Since June 2016 the paper has been edited by George Oliver, who took over the editorship following the resignation of Kevin Booth for personal reasons earlier in the year.[13]

The newspaper's headquarters underwent a complete external transformation, at a reported cost of £12.5m, and has now reopened to the general public. The new-look building is in keeping with the city's plans for an "office core" close to the Mercury's head office.[14] However, in April 2009, some of the back-end production work was moved to a hub in Nottingham which also carries out work for the Nottingham Post and the Derby Telegraph. However, about 60 journalists remain in the main Leicester office. In 2016 it was reported that Trinity Mirror had put the third floor of the paper's iconic building up for let and that consequently in 2017 all of the papers journalists would be moved to a new office. All of the newspaper's reporters remain in Leicester or other Leicestershire towns, as do the sports writers, photographers and feature writers, along with the proofing function.[citation needed]

The offices were moved to New Walk from Mercury Place in March 2017.[15]

In December 2006, it was reported that 79% of the Mercury's workforce had voted in favour of National Union of Journalists recognition, the paper being only the second Northcliffe Newspapers chapel to win union representation.[16]

In 2012, Local World acquired Northcliffe Media from Daily Mail and General Trust.[17] It was sold again in 2015 to Trinity Mirror.[18]


  • James Thompson (1874 - 1877)
  • Francis Hewitt (1877 – 1882)
  • Harry Hackett (1882 – 1923)
  • Vernon Hewitt (1923 – ????)
  • John Fortune (1952 – 1974)
  • Neville Stack (1974 – 1987)
  • Alex Leys (1987 – 1993)
  • Nick Carter (1993 – 2009)[19][20]
  • Keith Perch (2009 – 2011)[21][22][23]
  • Richard Bettsworth (2011 – 2014)[24][25]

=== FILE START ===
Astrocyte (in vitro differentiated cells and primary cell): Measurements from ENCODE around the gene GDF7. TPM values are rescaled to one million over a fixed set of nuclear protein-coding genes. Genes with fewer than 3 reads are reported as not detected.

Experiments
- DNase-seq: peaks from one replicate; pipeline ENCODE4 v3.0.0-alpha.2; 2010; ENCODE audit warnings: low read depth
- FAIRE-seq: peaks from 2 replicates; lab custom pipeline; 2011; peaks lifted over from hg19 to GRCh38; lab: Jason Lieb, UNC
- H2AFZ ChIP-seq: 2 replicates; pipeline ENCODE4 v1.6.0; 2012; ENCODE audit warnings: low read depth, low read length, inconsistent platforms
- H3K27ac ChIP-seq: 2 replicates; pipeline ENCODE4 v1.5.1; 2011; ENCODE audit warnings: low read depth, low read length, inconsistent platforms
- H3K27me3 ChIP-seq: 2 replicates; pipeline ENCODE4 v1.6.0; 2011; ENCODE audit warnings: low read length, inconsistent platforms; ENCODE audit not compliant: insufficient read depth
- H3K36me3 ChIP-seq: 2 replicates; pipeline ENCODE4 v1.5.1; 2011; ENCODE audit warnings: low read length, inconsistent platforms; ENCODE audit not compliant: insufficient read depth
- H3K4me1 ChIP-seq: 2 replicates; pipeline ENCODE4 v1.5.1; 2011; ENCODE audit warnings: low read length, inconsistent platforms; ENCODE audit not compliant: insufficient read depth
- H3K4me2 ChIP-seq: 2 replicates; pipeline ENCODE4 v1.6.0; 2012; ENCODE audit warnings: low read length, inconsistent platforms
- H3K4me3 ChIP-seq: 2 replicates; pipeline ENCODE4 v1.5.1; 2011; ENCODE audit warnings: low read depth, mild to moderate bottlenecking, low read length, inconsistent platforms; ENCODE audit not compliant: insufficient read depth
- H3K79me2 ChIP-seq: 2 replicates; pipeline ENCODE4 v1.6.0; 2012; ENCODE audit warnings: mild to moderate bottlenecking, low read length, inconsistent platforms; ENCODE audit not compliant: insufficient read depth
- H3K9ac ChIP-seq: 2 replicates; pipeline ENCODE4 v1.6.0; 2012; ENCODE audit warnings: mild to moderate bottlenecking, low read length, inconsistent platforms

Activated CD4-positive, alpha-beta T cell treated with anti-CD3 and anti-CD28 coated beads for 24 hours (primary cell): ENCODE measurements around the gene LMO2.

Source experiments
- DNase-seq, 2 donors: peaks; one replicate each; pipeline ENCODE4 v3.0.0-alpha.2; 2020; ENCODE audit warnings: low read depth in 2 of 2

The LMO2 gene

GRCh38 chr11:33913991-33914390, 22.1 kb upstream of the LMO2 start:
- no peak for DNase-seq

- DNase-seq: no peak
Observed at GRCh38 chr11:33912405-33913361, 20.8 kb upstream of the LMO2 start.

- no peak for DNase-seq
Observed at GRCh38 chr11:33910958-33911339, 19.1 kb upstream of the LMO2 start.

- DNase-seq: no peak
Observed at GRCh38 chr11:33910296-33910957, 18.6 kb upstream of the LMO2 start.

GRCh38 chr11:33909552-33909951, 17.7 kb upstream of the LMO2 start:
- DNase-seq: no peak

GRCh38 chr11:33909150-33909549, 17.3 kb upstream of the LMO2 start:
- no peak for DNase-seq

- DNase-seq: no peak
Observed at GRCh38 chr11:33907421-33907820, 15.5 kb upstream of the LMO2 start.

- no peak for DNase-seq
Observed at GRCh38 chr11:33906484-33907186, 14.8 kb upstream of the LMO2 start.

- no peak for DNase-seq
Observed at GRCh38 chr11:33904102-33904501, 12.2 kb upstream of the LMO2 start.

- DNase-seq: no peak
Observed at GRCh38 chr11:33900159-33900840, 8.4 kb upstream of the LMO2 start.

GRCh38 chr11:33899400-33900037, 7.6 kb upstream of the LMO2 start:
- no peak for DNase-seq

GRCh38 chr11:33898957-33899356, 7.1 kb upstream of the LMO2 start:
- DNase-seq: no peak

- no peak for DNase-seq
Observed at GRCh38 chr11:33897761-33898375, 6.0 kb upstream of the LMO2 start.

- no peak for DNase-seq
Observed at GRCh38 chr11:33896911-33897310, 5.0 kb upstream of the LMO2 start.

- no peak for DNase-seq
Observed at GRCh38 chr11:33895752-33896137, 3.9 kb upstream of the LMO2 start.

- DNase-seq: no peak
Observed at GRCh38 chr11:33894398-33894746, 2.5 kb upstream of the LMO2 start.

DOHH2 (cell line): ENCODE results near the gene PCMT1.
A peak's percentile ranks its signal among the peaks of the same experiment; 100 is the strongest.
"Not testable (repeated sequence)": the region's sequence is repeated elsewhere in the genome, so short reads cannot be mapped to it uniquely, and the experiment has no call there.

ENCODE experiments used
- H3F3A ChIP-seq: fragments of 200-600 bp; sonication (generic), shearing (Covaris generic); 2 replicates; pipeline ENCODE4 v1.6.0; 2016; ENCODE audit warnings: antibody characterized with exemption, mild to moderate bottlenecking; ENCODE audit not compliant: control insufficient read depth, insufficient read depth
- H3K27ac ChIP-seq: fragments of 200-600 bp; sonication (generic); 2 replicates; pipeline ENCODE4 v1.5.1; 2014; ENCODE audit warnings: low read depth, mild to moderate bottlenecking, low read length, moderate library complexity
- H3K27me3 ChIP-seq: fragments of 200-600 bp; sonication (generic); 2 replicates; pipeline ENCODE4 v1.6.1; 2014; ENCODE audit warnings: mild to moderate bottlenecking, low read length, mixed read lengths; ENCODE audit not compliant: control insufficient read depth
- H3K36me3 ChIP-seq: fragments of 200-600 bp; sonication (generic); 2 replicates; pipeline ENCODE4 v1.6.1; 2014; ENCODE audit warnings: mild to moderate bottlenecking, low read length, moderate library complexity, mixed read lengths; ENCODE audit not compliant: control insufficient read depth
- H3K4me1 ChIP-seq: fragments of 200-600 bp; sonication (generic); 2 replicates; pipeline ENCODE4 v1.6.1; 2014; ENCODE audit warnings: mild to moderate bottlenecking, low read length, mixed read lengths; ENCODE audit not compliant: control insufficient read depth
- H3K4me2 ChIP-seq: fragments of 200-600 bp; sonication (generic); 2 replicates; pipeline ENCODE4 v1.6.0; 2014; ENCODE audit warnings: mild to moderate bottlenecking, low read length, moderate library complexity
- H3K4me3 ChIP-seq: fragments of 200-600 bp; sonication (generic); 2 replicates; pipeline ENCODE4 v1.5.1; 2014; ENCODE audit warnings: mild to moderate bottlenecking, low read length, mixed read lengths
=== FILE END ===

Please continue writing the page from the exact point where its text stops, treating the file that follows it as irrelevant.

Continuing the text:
• Kevin Booth (2014 – 2016)[26][27][28]
  • George Oliver (2016 - 2020)[29][30][31]
  • Adam Moss (2020 - present)[32]


  1. ^ British Library catalogue
  2. ^ Fletcher, William George Dimock (1898). "Thompson, James" . In Lee, Sidney (ed.). Dictionary of National Biography. 56. London: Smith, Elder & Co.
  3. ^ "Thompson, James". Oxford Dictionary of National Biography (online ed.). Oxford University Press. doi:10.1093/ref:odnb/27267. (Subscription or UK public library membership required.)
  4. ^ "140 Years of the Leicester Mercury: 1874 – 1884: A Liberal and campaigning paper became an instant hit". Leicester Mercury. 31 January 2014. Archived from the original on 10 July 2015. Retrieved 9 July 2015.
  5. ^ England, Steve (1999). Magnificent Mercury: history of a regional newspaper : the first 125 years of the Leicester Mercury (PDF). Newtown Linford: Kairos Press. ISBN 1871344212.
  6. ^ a b Luft, Nick (19 January 2009). "Leicester Mercury editor Nick Carter to leave after 15 years in charge". The Guardian.
  7. ^ a b "Regional ABCs: Part-free strategy hits MEN sales". Press Gazette. 1 March 2007. Archived from the original on 10 July 2015. Retrieved 7 February 2009.
  8. ^ "Report on The Bristol Evening Post PLC" (PDF). Competition Commission. Archived from the original (PDF) on 27 July 2003.
  9. ^ "Change in lifestyles gives Mercury sports edition the red card". Hold the front page. 23 May 2005. Retrieved 7 February 2009.